We are pleased to announce the recipients of CLHO's 2021 Awards of Merit for Projects and Individual Achievement. We honored the awardees at our virtual Annual Business Meeting and Awards of Merit Presentation on April 20. You can watch a video of the presentation on our YouTube channel. You may also download a PDF of the Awards of Merit Booklet.
Connecticut Democracy Center at Connecticut’s Old State House
For this annual March competition, thousands of students from across the state conduct historical research projects and present their learning in a variety of formats – research paper, exhibit, performance, documentary, or website. Half-way through the regional contest, Covid-19 struck, making the in-person state contest impossible. The event was quickly reimagined, pivoted online, and the 448 regional winners shared their work during a week in early May. This extended virtual event enabled even more people to present, judge, and cheer - a silver lining. A reviewer noted, “It is much more than a program…most important is the life-long love of exploration, the camaraderie, and…sharing that is developed by this one remarkable day.”
Connecticut Historical Society
This project was conceptualized to work toward a truer picture and more inclusive history of the suffrage movement in Connecticut. Despite restricted access to archives of historical organizations due to Covid-19 closures, extensive research was conducted beyond suffrage to issues of racism and segregation; and resulted in 25 biographies of women of color that are available at chs.org/WOCvotes. In partnership with five other history museums, six virtual presentations reached people from 41 towns throughout the state and expanded understanding about the marginalized roles of African American and Indigenous women who participated in the suffrage fight. The project team demonstrated an active role in educating the public on how to research under-documented lives and history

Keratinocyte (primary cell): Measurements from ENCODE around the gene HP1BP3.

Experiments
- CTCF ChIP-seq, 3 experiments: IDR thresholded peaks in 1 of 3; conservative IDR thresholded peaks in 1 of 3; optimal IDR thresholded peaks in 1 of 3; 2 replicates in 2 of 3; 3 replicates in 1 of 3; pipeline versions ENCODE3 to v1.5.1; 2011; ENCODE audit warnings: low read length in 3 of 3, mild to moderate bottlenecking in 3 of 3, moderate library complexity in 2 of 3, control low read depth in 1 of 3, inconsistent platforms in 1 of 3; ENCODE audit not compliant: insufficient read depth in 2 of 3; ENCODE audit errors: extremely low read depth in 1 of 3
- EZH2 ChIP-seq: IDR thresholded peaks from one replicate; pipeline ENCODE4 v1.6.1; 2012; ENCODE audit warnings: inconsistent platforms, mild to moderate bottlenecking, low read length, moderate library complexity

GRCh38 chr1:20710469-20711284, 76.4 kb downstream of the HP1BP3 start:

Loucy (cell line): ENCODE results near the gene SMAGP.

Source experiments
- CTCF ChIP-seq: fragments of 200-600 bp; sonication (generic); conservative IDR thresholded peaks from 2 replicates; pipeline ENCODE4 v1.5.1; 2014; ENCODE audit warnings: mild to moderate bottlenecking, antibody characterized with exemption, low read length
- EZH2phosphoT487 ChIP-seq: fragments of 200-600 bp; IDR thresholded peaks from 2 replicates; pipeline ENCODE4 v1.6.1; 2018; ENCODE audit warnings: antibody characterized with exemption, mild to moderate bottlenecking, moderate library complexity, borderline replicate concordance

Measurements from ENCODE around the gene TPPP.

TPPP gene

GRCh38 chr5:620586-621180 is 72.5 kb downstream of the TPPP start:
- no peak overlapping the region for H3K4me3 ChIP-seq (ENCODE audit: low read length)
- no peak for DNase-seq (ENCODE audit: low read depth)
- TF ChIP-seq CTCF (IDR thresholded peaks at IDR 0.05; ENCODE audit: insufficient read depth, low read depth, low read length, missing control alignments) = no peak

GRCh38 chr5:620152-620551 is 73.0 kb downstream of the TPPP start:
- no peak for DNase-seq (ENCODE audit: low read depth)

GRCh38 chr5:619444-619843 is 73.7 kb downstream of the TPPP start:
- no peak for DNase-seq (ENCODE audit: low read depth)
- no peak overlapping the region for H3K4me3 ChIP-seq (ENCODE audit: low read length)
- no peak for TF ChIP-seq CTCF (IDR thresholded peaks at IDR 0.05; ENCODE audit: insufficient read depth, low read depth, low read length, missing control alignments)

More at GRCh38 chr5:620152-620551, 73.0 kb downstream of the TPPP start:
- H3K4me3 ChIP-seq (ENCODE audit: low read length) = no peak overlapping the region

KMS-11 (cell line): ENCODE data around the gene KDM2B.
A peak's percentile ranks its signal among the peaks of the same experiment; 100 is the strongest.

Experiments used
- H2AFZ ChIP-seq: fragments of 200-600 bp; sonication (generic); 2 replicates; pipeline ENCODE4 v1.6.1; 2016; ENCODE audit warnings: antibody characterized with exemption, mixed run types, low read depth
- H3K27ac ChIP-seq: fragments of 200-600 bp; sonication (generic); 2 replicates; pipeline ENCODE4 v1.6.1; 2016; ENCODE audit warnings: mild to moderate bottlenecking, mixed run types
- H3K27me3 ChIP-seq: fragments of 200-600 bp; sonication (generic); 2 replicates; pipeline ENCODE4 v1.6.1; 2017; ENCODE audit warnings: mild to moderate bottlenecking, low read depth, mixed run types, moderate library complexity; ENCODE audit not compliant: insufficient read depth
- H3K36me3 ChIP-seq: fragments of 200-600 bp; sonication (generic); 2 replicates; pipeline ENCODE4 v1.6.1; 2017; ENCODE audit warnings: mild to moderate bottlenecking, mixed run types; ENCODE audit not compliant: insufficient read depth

Connecticut State Library
This project received a 2021 AASLH Leadership in History Award
Fifteen high school students from around the state lived and worked with sixteen French students in Seicheprey - the site of the first clash in France involving American troops - to restore a trench section once occupied by Connecticut soldiers. To prepare for the 2019 three-week trip, students researched a soldier from their community who was at this battle; they also learned the Great War’s history, French customs, and engaged with soldiers’ descendants. After returning, students shared their research and experiences at numerous venues culminating with a Veterans Day event at the State Armory. This immersive, hands-on approach to history is an exemplary program demonstrating history’s unifying power and capacity to intersect and impact lives today.
East Haddam Historical Society and Museum